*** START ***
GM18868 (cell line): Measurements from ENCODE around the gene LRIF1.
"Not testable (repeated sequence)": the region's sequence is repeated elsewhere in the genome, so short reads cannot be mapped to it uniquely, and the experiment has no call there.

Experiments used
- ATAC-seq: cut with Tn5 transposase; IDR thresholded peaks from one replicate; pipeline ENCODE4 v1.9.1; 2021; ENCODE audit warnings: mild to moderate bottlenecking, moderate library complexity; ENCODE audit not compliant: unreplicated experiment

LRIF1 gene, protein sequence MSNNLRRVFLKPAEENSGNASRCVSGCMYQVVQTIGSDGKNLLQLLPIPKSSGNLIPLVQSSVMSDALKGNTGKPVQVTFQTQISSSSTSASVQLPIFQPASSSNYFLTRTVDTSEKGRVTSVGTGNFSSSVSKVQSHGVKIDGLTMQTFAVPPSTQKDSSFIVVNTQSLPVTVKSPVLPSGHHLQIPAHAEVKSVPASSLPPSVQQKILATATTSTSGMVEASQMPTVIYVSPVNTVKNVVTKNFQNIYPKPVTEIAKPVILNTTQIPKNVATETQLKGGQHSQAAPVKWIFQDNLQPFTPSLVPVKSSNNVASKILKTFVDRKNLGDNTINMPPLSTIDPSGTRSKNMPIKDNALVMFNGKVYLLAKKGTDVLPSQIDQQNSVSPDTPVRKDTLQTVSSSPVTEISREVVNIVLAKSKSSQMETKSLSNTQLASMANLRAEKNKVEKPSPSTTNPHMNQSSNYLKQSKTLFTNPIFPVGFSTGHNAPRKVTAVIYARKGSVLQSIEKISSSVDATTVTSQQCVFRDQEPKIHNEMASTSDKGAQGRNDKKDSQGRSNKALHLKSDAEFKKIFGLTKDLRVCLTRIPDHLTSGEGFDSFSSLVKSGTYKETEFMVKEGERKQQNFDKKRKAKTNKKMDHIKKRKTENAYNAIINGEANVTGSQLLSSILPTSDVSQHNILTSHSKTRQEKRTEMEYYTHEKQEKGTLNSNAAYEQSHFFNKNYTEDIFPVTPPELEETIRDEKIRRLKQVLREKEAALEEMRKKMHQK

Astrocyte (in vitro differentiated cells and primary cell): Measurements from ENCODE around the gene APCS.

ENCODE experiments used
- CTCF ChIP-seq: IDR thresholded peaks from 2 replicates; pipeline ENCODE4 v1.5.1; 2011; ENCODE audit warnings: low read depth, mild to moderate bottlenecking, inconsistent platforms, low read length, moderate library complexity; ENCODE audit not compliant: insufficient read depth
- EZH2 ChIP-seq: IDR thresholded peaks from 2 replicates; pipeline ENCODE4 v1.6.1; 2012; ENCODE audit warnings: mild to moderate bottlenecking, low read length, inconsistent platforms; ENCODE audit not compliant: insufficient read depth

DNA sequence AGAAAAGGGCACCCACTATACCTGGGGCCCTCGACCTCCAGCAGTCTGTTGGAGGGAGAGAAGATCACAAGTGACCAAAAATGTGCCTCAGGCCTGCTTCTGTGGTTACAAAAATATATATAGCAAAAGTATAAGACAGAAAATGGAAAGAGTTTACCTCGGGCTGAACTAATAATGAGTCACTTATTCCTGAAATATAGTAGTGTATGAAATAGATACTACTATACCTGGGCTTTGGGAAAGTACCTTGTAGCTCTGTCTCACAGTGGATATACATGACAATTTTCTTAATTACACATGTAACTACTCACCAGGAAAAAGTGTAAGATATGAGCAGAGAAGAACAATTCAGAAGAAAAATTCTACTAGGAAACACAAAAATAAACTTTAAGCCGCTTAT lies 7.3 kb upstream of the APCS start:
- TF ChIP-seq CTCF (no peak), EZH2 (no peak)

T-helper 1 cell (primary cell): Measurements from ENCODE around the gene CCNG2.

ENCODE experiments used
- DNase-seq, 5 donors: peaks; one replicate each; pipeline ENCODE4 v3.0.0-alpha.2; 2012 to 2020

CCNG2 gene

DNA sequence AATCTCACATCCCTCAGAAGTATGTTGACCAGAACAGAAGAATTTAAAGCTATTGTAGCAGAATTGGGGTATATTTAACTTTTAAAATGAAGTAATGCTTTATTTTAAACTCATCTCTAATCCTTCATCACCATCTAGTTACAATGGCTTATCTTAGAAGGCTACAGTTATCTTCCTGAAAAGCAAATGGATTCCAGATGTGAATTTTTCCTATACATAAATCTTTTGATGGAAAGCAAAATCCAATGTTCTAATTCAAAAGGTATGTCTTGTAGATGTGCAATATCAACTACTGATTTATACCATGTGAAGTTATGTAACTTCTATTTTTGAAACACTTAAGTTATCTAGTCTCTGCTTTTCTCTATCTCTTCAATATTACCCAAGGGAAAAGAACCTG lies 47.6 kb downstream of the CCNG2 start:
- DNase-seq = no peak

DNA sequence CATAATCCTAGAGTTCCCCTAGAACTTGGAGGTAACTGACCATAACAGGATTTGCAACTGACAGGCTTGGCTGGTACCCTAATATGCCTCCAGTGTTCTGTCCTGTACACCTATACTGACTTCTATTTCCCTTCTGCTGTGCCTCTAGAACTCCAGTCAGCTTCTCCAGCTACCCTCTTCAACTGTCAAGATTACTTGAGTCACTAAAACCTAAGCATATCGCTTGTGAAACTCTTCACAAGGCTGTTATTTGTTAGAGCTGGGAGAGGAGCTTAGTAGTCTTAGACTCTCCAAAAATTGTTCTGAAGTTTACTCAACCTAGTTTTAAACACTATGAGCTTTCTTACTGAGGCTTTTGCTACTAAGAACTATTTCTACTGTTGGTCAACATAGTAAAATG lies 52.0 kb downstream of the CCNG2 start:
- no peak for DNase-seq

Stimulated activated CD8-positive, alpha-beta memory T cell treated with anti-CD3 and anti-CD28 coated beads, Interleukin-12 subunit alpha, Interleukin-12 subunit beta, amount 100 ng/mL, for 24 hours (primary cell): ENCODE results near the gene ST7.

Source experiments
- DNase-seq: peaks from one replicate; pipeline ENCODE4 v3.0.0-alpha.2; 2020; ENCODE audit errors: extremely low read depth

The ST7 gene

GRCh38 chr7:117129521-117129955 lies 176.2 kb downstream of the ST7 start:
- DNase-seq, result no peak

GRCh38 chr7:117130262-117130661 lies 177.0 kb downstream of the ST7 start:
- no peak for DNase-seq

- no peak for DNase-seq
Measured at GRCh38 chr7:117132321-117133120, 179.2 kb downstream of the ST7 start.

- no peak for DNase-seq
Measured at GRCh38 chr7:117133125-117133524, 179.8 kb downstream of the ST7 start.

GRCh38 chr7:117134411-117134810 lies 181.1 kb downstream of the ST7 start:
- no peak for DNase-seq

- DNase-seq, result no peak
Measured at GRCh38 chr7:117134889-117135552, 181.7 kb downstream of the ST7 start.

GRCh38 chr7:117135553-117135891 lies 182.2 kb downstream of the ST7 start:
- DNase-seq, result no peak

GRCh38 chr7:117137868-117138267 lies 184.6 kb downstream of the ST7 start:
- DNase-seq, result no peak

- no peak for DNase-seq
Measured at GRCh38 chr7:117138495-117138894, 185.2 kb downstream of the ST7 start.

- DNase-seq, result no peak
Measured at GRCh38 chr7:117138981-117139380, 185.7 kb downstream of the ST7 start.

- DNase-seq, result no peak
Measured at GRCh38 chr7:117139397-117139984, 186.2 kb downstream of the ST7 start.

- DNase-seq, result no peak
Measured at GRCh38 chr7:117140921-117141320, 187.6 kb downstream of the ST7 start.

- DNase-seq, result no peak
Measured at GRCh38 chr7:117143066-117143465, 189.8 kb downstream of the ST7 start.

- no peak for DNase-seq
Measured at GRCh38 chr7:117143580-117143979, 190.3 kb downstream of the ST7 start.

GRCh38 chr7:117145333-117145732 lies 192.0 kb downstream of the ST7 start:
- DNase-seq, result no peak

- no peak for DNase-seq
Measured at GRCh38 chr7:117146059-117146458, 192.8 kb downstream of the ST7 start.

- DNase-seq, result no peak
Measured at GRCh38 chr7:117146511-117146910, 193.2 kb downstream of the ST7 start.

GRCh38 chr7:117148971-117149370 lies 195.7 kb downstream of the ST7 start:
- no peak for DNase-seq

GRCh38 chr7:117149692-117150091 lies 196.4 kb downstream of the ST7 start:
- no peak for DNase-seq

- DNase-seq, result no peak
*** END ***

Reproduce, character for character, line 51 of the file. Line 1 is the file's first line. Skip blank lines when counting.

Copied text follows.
Measured at GRCh38 chr7:117143580-117143979, 190.3 kb downstream of the ST7 start.